MALTA, NY – It took Tim Hartman Jr. 10 seasons to win his first sportsman championship at Albany-Saratoga Speedway.
You can bet he doesn’t want to wait that long to get No. 2.
With eight wins at three different tracks in 2018, including three trips to victory lane at historic Malta, Hartman Jr. pushed his career win total to 36, including 17 at Albany-Saratoga Speedway. But it was a race he didn’t win that proved to be the most important of the season.
Going into the final night of points at Albany-Saratoga, Hartman Jr. held a slim lead over Connor Cleveland, and promoter Lyle DeVore opted to run a 40-lap feature, with double points, for the sportsman.
Cleveland went on to win the race, while Hartman Jr. crossed the finish line fourth, just enough to give him the championship by six points.
You could hear the relief in his voice when he said, “It’s been a long week. I did what I came here to do,” after the race.
Mission accomplished. Now, it’s time to move on.
If Hartman Jr. was a thoroughbred race horse, he’d run with blinkers on. He doesn’t like to be distracted. He likes to stay focused on one objective, and not stray off his path until he’s reached that goal.
When Hartman Jr. locked up his championship on the final points night last season, he and his father, Tim Hartman Sr., made history by becoming the first father-and-son duo to win titles in the sportsman division at Malta. (Hartman Sr. was a three-time champion, in 2003, 2005 and 2006). According to Tim Hartman Sr., it was like the changing of the guard.
“I used to be Tim Hartman,” said Hartman Sr. when he and his son were honored for their historic achievement at Albany-Saratoga Speedway’s awards banquet. “Now, I’m Tim Hartman Jr.’s father. But that’s not so bad.”
The foundation for Hartman Jr.’s first championship was laid long before he first climbed behind the wheel of one of his father’s cars in 2009 and began racing in what was then called the budget sportsman class. “I grew up at Malta,” said Hartman Jr., a graduate of Florida Institute of Technology who works as a mechanical engineer at Knolls Atomic Power Laboratory in Niskayuna, N.Y. “I saw a lot and learned a lot before I ever got into a race car.”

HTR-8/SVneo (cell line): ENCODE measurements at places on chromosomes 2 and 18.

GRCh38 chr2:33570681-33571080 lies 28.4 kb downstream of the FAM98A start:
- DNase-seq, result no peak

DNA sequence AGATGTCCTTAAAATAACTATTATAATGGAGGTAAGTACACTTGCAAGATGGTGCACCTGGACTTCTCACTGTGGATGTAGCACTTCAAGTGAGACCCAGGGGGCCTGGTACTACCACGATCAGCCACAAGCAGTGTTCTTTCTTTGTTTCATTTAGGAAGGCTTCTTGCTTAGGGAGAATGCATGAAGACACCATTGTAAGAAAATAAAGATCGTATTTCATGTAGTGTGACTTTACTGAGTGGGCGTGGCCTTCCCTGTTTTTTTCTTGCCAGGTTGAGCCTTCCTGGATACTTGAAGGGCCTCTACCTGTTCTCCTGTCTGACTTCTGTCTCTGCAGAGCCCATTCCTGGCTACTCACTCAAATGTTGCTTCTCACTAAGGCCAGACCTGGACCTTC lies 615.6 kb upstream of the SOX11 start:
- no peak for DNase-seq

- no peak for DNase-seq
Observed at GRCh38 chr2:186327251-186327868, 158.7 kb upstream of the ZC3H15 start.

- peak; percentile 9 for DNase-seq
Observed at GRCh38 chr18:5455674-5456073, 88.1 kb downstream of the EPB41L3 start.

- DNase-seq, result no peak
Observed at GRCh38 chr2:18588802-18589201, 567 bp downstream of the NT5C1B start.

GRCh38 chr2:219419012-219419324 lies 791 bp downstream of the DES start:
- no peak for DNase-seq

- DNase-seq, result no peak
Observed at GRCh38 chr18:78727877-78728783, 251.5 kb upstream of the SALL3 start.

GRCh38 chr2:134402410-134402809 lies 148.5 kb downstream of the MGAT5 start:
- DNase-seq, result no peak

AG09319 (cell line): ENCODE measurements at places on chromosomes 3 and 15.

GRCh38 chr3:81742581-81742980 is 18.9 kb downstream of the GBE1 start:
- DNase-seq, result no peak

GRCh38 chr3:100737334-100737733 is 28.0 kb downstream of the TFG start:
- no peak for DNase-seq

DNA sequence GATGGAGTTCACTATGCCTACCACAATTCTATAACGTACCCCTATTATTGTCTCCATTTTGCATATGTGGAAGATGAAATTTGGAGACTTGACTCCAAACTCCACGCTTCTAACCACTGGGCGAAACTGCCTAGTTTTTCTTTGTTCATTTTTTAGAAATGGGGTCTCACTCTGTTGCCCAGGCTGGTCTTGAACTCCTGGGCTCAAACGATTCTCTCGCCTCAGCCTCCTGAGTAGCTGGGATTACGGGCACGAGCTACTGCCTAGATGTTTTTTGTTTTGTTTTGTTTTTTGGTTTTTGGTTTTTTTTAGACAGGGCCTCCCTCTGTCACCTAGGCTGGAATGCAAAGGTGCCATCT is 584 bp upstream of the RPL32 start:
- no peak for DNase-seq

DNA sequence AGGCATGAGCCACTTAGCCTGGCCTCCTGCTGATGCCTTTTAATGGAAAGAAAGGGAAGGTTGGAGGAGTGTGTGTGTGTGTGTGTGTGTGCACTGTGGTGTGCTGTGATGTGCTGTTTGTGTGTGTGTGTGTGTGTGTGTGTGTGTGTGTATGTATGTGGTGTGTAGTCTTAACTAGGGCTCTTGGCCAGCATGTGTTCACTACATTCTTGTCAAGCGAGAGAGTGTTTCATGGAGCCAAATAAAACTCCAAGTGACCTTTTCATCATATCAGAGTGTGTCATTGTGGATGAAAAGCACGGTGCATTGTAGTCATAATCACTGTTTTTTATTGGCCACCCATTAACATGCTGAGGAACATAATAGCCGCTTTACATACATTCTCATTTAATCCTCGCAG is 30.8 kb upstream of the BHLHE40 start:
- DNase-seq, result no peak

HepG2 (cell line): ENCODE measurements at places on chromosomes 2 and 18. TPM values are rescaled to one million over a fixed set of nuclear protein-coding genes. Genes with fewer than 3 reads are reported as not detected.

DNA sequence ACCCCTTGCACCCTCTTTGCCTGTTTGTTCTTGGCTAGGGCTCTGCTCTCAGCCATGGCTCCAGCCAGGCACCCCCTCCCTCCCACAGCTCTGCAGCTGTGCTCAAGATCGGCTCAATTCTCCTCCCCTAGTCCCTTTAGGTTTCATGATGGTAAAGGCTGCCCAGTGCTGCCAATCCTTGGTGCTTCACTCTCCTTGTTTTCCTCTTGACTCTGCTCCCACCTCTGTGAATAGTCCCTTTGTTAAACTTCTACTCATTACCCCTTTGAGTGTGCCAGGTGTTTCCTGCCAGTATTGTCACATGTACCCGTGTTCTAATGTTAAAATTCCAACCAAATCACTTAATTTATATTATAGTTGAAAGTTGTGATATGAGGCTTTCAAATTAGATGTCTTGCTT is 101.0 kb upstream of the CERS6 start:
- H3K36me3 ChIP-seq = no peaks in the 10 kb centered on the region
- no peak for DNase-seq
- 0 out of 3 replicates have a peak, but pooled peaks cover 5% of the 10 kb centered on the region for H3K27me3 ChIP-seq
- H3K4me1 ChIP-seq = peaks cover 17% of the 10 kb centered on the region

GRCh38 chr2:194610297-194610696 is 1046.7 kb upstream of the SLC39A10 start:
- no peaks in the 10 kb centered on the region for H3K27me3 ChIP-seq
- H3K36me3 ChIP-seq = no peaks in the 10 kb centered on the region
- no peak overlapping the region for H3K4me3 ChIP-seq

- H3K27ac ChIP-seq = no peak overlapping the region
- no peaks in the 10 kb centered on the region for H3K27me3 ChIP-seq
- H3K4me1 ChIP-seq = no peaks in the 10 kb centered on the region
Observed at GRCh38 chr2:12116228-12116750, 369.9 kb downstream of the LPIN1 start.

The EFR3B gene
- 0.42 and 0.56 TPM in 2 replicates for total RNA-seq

But from the start, Hartman Jr. was a natural. He won his first feature at Albany-Saratoga on May 29 of his rookie season (in just his sixth career start), and two nights later, capped a memorable weekend with his first career win at Devil’s Bowl Speedway.
When former Albany-Saratoga Speedway promoter Bruce Richards decided to switch the Malta track over to asphalt in the 2010 season, Hartman Jr. started racing at Lebanon Valley Speedway, notching a pair of wins on the high banks before returning to Albany-Saratoga Speedway in 2012, when Lebanon Valley Speedway promoter Howie Commander began leasing the Malta track and put clay back on the racing surface. Hartman Jr. has also been to victory lane at Fonda Speedway and Accord during his 10-year career.
Half of Hartman Jr.’s career wins have come in the last three years. It’s no coincidence that the hot streak coincides with teaming up with car owner Mike Parillo in 2016.
“Getting the opportunity to race for Mike was the best thing that ever happened to me,” said Hartman Jr. “Before that, it was just me and my father, and it was starting to get to be too much for us.”
But with opportunity comes pressure, and Hartman Jr. knows that.
“I always feel there’s pressure,” he said. “No. 1, with a car owner like Mike, he provides me with nothing but the best of the best, in terms of equipment, and I know I have to perform.”
Then he added, with a smile, “And I’ve only got one championship. I’ve got to get two more to catch my father.”
Hartman Jr., who also picked up four wins in the second Parillo Services car at Glen Ridge Motorsports Park last year, will face his share of challenges in 2019. For starters, he’s got the champion’s bull’s-eye on his back at Albany-Saratoga, and drivers like Cleveland, Jeremy Pitts, Robert Bublak Jr., Chad Edwards, Jason Gray and Chris Johnson aren’t going to bow down to the king.
And now that the Parillo team has that championship at Albany-Saratoga Speedway under its belt, Mike Parillo would like to see how his team stacks up against the best in the rest of the state, meaning Hartman Jr. will probably be spending more time on the road this season, running in some sportsman tour races.
“Being in the record book with my father at Albany-Saratoga Speedway is something I’ll always be proud of,” said Hartman Jr. “But I’ve still got a long way to go.”